User Rating: 0 / 5

Star inactiveStar inactiveStar inactiveStar inactiveStar inactive

Government Distrust


The third section or recommendation from the OECD to increase trust is the transparency of budgets which is defined as:

the full disclosure of all relevant fiscal information in a timely and systematic manner.

This transparency comes in three parts:

Part 1 lists the principal budget reports that governments should produce and their general content.

Part 2 describes specific disclosures to be contained in the reports, including both financial and non-financial performance information.

Part 3 highlights practices for ensuring the quality and integrity of the reports.

Considering that these OECD recommendations have been available since 2002 and that they did not prevent any economic debacle in any OECD country, including the 2008 disaster, this should give you an idea of the "success" of such recommendations. Furthermore, although these recommendations did not prevent disasters, the transparency that they introduced was such that all these world-wide debacles were clearly forecasted and known ahead of time. And if you believe this one, we are selling hot properties in the galaxy of Gamma-Eridani, don't miss your chance for galaxial real estate investment!

Part 1 - Reports

Budget reports should outline income, expenditures and forecasts. Sure. Why not. There are only three tiny problems with this.

Budgets are nothing but wishful thinking approved by a bunch of political con artists who call themselves "your representatives". As such, budgets can and will always be expanded through the judicial implementation of the unholy trinity (tax, borrow and print). If this would not be the case, governments would not be completely, utterly and irrevocably broke (see for example Happy Breakeven Year or our Default Velocity Index - DVI).

Secondly, even if by some sort of miracle budgets would actually present hard limits to what governments can do, they are based on erroneous economic theories at best! And so, even if the data is correct, the consequences and forecasts are not!

Thirdly, budgets are never detailed because the details are what matter. As such, details will be decided behind closed doors by "interested parties".

The whole idea that having good budget reports will make governments more open and therefore trustworthy (which is what this is all about) is ludicrous.

Part 2 - Disclosure

Budgets should disclose economic assumptions and… well… why continue. This first item pretty much covers everything you may want to know. It so happens that this make-believe process of government budgeting is based on…drum roll please… assumptions! That's correct. And you believed that those tireless civil servants working day and night in the Ministry of Economy actually knew what they were doing. Not a chance in hell.

Consider this. If budgets are based on economic assumptions, then politicians can assume whatever they want! Isn't this the classic war of budgets at election time? Of course it is. What is a budget worth if it is based on assumptions? Exactly nothing. It is for this very reason that budgets must be "flexible" and "accommodating" of "unexpected" situations that "may develop" throughout the year. In bureaucratese this means that politicians will spend whatever they want whenever they want and budgets will be no deterrence at all. Confident of your government yet? Do you trust them now?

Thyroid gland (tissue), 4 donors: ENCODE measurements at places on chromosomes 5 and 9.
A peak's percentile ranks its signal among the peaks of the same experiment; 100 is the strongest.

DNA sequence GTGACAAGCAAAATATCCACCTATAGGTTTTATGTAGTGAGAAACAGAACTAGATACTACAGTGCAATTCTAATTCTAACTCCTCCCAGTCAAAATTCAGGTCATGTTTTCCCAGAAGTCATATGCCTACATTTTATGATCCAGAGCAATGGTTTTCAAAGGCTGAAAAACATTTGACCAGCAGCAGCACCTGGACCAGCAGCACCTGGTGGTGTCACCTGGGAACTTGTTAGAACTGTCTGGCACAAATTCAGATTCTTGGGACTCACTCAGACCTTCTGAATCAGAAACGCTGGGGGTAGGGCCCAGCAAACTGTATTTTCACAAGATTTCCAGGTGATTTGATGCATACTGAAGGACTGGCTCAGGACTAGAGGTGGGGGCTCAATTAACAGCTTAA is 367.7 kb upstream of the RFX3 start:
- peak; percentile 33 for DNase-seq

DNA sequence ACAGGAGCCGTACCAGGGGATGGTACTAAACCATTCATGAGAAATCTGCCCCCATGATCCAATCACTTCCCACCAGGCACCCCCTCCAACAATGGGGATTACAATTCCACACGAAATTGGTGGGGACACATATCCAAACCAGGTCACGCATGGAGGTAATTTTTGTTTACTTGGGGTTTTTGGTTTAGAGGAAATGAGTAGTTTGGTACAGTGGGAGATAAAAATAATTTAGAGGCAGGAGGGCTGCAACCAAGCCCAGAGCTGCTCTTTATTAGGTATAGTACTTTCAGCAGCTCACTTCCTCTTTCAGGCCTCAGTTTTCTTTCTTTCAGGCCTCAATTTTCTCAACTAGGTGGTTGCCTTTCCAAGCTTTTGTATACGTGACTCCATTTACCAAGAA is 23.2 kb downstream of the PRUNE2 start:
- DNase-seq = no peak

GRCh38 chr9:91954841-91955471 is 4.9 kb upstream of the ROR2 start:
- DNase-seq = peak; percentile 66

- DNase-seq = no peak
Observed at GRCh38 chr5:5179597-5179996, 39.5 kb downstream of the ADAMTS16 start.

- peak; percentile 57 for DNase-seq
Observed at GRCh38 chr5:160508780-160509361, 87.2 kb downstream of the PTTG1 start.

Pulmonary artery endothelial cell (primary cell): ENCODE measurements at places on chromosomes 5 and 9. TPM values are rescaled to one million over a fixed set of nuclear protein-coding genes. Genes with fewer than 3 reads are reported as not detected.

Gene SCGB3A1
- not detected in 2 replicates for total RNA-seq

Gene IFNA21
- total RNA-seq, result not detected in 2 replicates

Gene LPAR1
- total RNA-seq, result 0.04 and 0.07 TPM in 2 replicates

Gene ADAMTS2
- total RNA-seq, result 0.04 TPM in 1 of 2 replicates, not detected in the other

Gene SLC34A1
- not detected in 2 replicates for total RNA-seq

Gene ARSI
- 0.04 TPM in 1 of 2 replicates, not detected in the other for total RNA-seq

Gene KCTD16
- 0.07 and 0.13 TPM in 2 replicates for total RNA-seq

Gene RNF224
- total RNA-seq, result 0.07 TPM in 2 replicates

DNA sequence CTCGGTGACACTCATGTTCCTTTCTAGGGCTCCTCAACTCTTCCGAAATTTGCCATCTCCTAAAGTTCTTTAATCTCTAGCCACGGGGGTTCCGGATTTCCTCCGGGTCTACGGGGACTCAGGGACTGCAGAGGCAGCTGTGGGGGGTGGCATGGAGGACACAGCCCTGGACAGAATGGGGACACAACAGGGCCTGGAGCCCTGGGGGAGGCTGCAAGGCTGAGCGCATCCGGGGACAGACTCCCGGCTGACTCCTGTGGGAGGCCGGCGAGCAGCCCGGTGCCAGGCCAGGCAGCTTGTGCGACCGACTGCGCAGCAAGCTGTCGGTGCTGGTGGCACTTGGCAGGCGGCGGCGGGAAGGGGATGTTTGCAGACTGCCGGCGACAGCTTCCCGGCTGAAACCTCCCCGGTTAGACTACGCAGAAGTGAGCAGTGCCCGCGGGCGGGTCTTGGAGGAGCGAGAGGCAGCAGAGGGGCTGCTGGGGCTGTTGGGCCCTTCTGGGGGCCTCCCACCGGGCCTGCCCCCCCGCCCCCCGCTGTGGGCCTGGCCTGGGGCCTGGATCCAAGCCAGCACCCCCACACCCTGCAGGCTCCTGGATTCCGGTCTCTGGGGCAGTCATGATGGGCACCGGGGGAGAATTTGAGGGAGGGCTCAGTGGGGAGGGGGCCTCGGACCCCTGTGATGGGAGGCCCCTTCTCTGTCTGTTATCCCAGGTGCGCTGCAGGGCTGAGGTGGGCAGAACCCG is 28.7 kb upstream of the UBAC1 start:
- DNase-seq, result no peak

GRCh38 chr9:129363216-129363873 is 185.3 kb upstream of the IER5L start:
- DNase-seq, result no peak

Part 3 - Quality and Integrity

It would seem that budgets in order to be transparent they need to follow proper accounting rules and be subjected to audits. Fine. But did you know that government do not follow standard accounting rules? Those rules for which governments will throw you in jail if you do not follow at tax time? Yeah… those rules do not apply to governments. But if governments play by rules that are…well…defined by governments, what good are those rules and what good are any audits performed against those rules?

The point is that governments do no need to cheat the rules in order to cheat because they wrote cheating rules themselves! Their cheating rules are legal! Which goes to show you the exact value of "legality" (as opposed to legitimacy). Governments can produce budgets of the highest quality and integrity and this won't affect their cheating, skimming and manipulating a bit because it is all legal! How is this doing for your confidence and trust?


This is the third article in a series of six detailing why you should not trust governments. Most of the information was kindly (and ridiculously expensively) collated by the OECD for our perusal… although we are pretty sure that this was not what they had in mind when they did so. The bottom line is simple; you should not trust governments because they are not open at any level. They implement all kinds of "openness" initiatives which, in the end, change nothing. They are but smoke and mirrors. Furthermore, when everything fails they offload on us pushing us to obtain our own solutions. The governments themselves are telling us that we don't need them! But if we don't need them, isn't this reason enough not to trust them? More to come in the next 3 articles.

Meanwhile, if you feel that you have been wronged by this article, it is your right to feel so. Next time you have your scheduled consultancy meeting with your open "representative" where you will disclose your orders to this person, please feel free to mention this article.

Note: please see the Glossary if you are unfamiliar with certain words.

English French German Italian Portuguese Russian Spanish
FacebookMySpaceTwitterDiggDeliciousStumbleuponGoogle BookmarksRedditNewsvineTechnoratiLinkedinMixxRSS FeedPinterest
Pin It